Domestic violence impacts women mentally and physically and restricts women’s complete participation in the workplace. In turn, it impacts businesses and employers when women employees face violence at home. The Women’s Safety Accelerator Fund activities put special focus on domestic violence and sexual harassment issues to ensure a safe workplace for women workers.
In the tea plantations in Assam domestic violence is common and perceived as part of life. In most cases, the community and women themselves do not recognize verbal, mental and physical abuse by intimate partners and family members as an issue. Cases are most of the time-resolved through in-community negotiations that do not provide justice and support to the women. Most employers perceive domestic violence to be outside of their influence as it occurs at home instead of the workplace.
Women, employers, and communities are unaware of the Protection of Women from Domestic Violence Act, 2005 (PWDVA), India. The Act provides for immediate protection of women from violence, economic and psycho-social support to survivors and their children, financial compensation etc. Awareness of the law and its provisions can help women get rights to home/shelter, child custody and economic security.
IDH is working through the Women’s Safety Accelerator Fund (WSAF) in Assam towards making the women, community and employers (tea estates) aware of the law. Together with existing service providers outside of the tea estates we also aim to implement the Act.
During a training on gender-based violence conducted by WSAF implementing partners in September 2021, a group of women participants shared an example of domestic violence that they have witnessed the day before in their community. With the information they received in the training on the Act (PWDVA), they requested the trainer to provide further information on how to support the survivor.
Together with the trainers, they visited the victim at home and explained the provisions of the Act to the woman and to her partner. The partner promised in front of the community gathered that he would stop abusive behavior. The woman shared that she would reach out to the Mothers’ Club (women’s collectives in most tea estates that work for women and children’s wellbeing) and file a report if the abuse continues.
The WSAF activities, which include trainings, women’s safety assessment, formation and supporting of women’s collectives, building the leadership of women, etc., are designed to deepen women their understanding of gender-based violence, self-awareness, and collective action to prevent, report and reduce instances of violence against women in the tea estates.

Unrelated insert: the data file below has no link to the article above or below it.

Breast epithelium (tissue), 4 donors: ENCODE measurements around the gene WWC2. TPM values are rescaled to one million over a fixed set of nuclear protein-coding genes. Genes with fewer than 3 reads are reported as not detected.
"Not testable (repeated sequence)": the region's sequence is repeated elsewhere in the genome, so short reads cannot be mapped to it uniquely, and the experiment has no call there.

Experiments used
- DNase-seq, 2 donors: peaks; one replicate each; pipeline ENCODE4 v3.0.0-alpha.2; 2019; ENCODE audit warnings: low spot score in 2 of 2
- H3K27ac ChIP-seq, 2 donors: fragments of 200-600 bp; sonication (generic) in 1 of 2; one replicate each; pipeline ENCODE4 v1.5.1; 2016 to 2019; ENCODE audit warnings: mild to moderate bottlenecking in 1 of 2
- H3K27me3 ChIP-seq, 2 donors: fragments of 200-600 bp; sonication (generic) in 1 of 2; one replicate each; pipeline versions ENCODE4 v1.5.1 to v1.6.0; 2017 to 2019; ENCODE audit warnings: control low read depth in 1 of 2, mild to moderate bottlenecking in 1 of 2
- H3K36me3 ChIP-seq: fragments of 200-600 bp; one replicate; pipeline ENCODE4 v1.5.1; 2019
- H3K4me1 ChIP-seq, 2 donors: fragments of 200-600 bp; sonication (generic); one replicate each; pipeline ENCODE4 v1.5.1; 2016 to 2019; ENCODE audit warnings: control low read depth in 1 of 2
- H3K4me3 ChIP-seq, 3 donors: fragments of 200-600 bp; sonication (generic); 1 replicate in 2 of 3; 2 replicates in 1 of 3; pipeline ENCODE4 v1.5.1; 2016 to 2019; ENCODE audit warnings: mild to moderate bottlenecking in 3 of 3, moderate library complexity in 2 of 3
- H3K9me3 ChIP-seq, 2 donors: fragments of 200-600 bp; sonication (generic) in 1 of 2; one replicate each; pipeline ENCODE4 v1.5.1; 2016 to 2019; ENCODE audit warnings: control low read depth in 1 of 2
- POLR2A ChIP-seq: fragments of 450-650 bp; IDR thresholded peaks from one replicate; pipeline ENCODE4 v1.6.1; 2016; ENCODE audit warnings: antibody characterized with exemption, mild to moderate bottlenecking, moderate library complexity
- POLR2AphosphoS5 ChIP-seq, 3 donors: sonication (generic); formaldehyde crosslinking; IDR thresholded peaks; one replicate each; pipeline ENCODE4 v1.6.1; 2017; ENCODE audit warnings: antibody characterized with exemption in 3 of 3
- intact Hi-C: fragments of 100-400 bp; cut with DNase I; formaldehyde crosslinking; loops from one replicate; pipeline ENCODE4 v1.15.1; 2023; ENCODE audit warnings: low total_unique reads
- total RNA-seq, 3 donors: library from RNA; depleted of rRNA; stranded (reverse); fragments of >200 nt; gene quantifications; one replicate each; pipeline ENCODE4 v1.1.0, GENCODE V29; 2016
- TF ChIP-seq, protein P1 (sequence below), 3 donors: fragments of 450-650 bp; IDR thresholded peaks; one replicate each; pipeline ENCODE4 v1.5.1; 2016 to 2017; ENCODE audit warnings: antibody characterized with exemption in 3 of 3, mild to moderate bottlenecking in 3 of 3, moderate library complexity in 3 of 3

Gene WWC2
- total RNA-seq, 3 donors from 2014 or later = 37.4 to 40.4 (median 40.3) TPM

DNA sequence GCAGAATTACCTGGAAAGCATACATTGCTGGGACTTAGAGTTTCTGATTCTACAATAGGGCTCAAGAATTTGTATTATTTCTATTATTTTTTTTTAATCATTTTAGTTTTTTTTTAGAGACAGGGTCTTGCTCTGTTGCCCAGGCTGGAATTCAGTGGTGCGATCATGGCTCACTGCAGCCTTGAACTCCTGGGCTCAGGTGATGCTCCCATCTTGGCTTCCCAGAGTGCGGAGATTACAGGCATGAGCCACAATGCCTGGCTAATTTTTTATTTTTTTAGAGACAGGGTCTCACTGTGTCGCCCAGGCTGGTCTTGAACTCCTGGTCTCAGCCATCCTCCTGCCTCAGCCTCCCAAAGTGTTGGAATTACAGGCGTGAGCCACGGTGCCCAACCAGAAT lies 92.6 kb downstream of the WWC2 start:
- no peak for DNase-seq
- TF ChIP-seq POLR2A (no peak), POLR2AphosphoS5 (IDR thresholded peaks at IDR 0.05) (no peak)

We hope to see a reduction in the number of incidences and to see women, community and employers’ active participation to respond to and report each and every case of violence and promote gender equality through regular activities in the estates.
Women tea workers in Assam, India
Women in tea gardens make the largest workforce of women in Assam, India. Despite their indispensable role in the tea production, women work the lowest-paid jobs. These are also often physically demanding jobs that require long working hours, sometimes stretching to 10-12 hours during the plucking seasons. There are almost no women in management and the decision-making processes within the tea industry. Women workers are also absent from the negotiation and decision-making tables of the workers’ unions.
In the tea estates in Assam, women and girls face various forms of violence at home, in public places and at work. Domestic violence – abuse by intimate partner and families, eve-teasing, stalking and other forms of public harassment are faced commonly by women. In the discussions with adolescent and women’s groups during the trainings, many shared about incidences of violence they faced or have knowledge about. In the latest WSAF Diagnostic Study, 33% of women reported that they had faced an incident of violence in the last year. Most participants also shared that they have not been aware of reporting mechanisms like helpline numbers (181 for women, 112 for police, 1098 for children) available for medical, psycho-social, economic and legal support in a case of violence.
WSAF aims to enable safe and empowering workplaces for women workers. Through WSAF, investing companies address gender-based violence in agricultural value chains. The goal is to implement the UN Women Global Women’s Safety Framework in Rural Spaces and to ensure that ‘all women and girls are socially, economically, and politically empowered in rural spaces that are free from sexual harassment and other forms of violence.’